In the past, collaboration across the public, private and civil society sectors has not come easily in Arab societies. It will be absolutely essential as we move forward. We must replace suspicion and wariness of each other’s intent with a sense of shared purpose and conviction; as well as mutual respect for the capabilities that each sector can bring to the table.
His Majesty King Abdullah II has described this requirement as ‘active citizenship’ – a foundation of social capital from citizens built on a genuine belief in civic rights and of civic responsibilities.
At the core of this dialogue amongst ourselves as citizens must be a discussion about how individuals and families will prosper through their lifetime.
• The notion that it must be built through self reliance rather than be gifted by a paternalistic state.
• The primacy of the rule of law so that if people work hard to build assets for their family – whether land, property or small businesses – that those ownership rights will be respected.
• The importance of investing in education to build one’s own employability rather than assume the government will guarantee a job.
• The need to pay taxes for public infrastructure and services and then vote at elections to hold governments to account for the quality of those services.
• The value of all types of professional vocations – plumbers and carpenters - not just doctors and engineers.
In short, genuine and active citizenship must be one of the new building blocks not just for rebuilding societies and economies across the Arab world; but reimagining them.
Young Arabs, if given the chance and feeling invested in their own future, would design different cities and different business models than previous generations. We must authorize them to innovate and lead this process of reimagining a new political economy.
Finally, The Arab world needs a new architecture for regional security dialogue and conflict management.
The Syria crisis, and the Israeli-Palestinian Conflict which remains unaddressed, are painful reminders of the lack of an inclusive and effective regional security framework.
For too long we have relied on a patchwork of intermediaries to compensate for the absence of an effective and inclusive platform for dialogue and conflict resolution.
o The Arab League
o UN Special Envoys
o Unilateral initiatives from one or other superpower – the US, the Russians, the French, ….
This patchwork approach has also meant that regional and international leaders have lurched from one crisis and its diplomatic initiatives to another like firefighters.
As a result, an integrated and holistic exchange of views about the inter-dependencies across the region has been lost. There is currently no framework to help pull that integrated view with all its inter-dependencies back into focus.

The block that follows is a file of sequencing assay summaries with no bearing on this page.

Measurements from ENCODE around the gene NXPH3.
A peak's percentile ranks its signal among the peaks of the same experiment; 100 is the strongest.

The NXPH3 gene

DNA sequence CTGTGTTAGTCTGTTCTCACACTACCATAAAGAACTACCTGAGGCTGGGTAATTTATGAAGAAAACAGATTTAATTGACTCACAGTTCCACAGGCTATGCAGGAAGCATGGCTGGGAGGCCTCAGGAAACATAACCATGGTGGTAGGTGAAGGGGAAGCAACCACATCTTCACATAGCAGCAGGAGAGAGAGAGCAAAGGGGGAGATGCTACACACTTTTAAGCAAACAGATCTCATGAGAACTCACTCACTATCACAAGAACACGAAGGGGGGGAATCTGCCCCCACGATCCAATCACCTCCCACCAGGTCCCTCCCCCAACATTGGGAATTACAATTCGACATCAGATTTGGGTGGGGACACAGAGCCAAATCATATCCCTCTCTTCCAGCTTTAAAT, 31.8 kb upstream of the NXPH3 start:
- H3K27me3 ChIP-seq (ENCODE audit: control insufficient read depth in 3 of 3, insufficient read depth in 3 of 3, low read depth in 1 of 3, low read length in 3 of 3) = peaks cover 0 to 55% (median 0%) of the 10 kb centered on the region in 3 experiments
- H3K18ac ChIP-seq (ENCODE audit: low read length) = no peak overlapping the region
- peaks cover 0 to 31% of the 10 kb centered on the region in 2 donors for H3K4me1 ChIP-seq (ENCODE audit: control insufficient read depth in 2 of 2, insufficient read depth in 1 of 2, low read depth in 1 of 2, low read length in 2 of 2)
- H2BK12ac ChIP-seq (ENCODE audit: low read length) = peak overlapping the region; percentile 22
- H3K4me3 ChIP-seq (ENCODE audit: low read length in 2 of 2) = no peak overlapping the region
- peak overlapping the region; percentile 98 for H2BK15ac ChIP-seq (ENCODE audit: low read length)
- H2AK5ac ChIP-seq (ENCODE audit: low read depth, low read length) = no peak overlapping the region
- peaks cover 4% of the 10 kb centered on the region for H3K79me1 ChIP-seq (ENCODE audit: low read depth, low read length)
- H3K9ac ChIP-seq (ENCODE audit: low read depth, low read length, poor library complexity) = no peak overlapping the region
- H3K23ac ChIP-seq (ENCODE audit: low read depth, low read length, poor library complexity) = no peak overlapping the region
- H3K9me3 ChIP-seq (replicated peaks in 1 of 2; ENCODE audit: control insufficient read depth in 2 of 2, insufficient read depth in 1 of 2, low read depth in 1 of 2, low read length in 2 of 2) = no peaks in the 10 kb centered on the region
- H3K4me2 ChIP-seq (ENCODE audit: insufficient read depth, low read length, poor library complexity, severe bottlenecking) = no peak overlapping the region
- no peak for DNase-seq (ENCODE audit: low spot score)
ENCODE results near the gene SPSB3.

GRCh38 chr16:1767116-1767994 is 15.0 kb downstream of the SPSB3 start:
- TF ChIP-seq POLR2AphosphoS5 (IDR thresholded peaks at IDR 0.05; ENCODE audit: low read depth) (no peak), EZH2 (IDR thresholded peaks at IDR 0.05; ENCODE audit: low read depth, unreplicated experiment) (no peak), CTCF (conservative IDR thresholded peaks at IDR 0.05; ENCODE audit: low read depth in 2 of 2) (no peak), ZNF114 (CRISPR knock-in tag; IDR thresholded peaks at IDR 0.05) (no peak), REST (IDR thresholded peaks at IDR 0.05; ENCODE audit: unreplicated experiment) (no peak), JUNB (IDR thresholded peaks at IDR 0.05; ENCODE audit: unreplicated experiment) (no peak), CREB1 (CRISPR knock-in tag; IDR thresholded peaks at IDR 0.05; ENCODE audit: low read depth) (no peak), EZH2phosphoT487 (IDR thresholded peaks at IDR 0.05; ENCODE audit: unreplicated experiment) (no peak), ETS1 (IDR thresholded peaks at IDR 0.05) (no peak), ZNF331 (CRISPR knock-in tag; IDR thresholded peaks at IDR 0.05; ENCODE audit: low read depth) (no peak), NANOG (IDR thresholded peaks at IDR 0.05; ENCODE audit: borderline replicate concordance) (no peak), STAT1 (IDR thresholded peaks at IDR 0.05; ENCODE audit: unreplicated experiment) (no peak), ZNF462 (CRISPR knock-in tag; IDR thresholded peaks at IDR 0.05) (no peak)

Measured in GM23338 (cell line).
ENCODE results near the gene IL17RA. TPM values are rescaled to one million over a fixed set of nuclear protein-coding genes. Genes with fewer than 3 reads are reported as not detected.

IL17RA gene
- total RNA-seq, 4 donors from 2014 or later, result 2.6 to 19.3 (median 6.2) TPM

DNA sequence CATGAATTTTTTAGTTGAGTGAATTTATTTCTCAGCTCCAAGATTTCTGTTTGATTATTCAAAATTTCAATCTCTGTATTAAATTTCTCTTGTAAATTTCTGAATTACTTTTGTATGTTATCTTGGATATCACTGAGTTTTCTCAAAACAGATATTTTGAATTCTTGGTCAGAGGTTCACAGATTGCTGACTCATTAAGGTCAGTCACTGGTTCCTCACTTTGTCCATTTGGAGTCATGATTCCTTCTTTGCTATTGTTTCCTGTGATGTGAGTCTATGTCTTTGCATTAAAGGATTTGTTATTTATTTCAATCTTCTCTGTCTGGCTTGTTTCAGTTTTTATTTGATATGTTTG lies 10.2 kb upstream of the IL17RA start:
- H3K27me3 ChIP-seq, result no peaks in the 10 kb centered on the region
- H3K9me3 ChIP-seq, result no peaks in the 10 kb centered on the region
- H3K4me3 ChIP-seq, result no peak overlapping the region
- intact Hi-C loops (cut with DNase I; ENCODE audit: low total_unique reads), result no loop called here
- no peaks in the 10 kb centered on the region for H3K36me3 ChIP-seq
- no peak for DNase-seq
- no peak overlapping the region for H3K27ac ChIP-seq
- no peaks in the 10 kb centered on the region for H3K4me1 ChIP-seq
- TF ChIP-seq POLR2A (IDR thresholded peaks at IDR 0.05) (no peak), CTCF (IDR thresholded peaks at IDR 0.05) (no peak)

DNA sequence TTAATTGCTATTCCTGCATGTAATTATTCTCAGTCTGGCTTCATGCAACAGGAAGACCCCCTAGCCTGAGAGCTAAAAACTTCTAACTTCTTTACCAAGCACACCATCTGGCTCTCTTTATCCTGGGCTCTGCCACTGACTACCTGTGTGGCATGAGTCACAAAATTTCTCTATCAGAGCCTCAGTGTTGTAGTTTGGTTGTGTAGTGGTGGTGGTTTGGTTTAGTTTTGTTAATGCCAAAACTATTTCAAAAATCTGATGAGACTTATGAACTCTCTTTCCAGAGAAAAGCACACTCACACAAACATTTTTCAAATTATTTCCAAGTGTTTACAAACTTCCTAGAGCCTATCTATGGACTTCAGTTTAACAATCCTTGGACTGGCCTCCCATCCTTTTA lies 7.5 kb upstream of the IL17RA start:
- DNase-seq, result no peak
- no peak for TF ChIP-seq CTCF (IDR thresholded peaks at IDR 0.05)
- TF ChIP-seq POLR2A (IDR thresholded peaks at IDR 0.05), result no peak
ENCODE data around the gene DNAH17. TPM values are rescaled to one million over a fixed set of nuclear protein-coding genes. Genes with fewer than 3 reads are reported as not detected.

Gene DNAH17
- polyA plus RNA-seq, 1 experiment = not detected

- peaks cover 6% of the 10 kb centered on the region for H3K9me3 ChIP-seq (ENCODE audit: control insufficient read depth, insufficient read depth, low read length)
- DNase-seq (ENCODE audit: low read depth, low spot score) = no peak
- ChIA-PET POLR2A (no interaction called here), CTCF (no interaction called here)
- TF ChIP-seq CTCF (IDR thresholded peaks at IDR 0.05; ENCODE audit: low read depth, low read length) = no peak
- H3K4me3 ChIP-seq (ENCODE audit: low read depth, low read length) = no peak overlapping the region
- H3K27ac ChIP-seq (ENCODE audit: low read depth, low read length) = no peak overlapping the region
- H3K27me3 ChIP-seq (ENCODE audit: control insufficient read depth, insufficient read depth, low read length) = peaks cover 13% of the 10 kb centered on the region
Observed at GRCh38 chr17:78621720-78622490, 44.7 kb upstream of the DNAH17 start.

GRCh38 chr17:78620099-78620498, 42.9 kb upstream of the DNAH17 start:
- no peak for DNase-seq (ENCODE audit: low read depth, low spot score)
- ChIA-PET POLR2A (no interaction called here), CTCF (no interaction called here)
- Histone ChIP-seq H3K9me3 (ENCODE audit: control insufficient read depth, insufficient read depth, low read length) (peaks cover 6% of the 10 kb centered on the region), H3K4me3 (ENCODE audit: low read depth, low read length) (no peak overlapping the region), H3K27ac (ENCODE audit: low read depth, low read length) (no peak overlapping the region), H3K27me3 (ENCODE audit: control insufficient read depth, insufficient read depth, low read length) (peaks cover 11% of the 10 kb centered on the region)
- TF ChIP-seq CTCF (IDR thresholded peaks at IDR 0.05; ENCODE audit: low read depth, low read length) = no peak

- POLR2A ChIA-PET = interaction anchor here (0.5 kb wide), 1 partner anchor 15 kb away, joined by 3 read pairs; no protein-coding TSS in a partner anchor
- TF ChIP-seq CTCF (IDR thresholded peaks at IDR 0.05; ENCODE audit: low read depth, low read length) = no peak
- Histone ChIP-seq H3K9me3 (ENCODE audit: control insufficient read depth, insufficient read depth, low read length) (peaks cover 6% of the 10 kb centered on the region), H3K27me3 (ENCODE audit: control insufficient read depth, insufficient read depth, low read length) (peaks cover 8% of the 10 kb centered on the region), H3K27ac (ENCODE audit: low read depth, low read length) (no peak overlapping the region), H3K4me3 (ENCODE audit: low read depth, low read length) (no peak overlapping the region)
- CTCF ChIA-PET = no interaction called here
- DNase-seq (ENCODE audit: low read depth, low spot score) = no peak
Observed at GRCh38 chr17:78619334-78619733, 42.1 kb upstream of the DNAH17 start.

After World War II, the international community had the capacity to respond. Comprehensive peace agreements were negotiated, signed, enforced and empowered. That included establishing a new international conflict resolution and peace building architecture in the form of the United Nations, the World Bank, the IMF, NATO, the Marshall Plan and other institutions.
In this region we have failed to respond to the Arab Spring moment. In part that is because the regional security and conflict resolution architecture was not there to channel the winds of change into productive and orderly reform of government policies and institutions and the build-up of civil society and private sector capabilities. So what could have been a spring turned out to be a long winter.
With this in mind, I would suggest that it is time to revisit the idea of an OSCE for the Arab World.
The Organization for Security Cooperation in Europe (OSCE) provides a helpful analog for a broad and inclusive platform bringing together the region and key international players with a focus on conflict resolution and confidence building.
We need an inclusive platform bringing together Arabs, Iranians, Turks, Kurds, Israelis (once they conclude peace treaties with all of their Arab neighbours), Americans, Russians, Europeans and even Japanese and Chinese given their growing economic importance to the region.
Now is the time to start designing and building support for such an architecture.
Once ISIS is defeated militarily we need to be willing and, most importantly, able to take the Syria and Iraq conflicts off the battlefield into a better-structured and inclusive diplomatic process.
Institutions of course take time to be formed and to develop habits and practices of dialogue and decision-making. But let’s remember that the OSCE began to take shape over the course of 3 conferences known as the Helsinki Process between 1973 and 1975.
Something similar could be designed and commenced at relatively short notice in this part of the world, perhaps in this very venue, to give birth to a similar regional security and conflict resolution architecture for the MENA region.
Let me conclude by acknowledging that these challenges are immense and the initiatives I have offered here would no doubt be difficult to implement. But we live today with the terrible consequences of the alternative. The international community cannot afford to have another generation of Arabs lost from another decade of chaos and turmoil.
Taking conflict off the battlefield; restoring confidence in public leaders; and encouraging active citizenship in the redesign of a sustainable social contract and an inclusive model of development must be key components to the broader effort to counter radicalization.
I look forward to learning more from the discussions ahead and thank you all for coming to Jordan.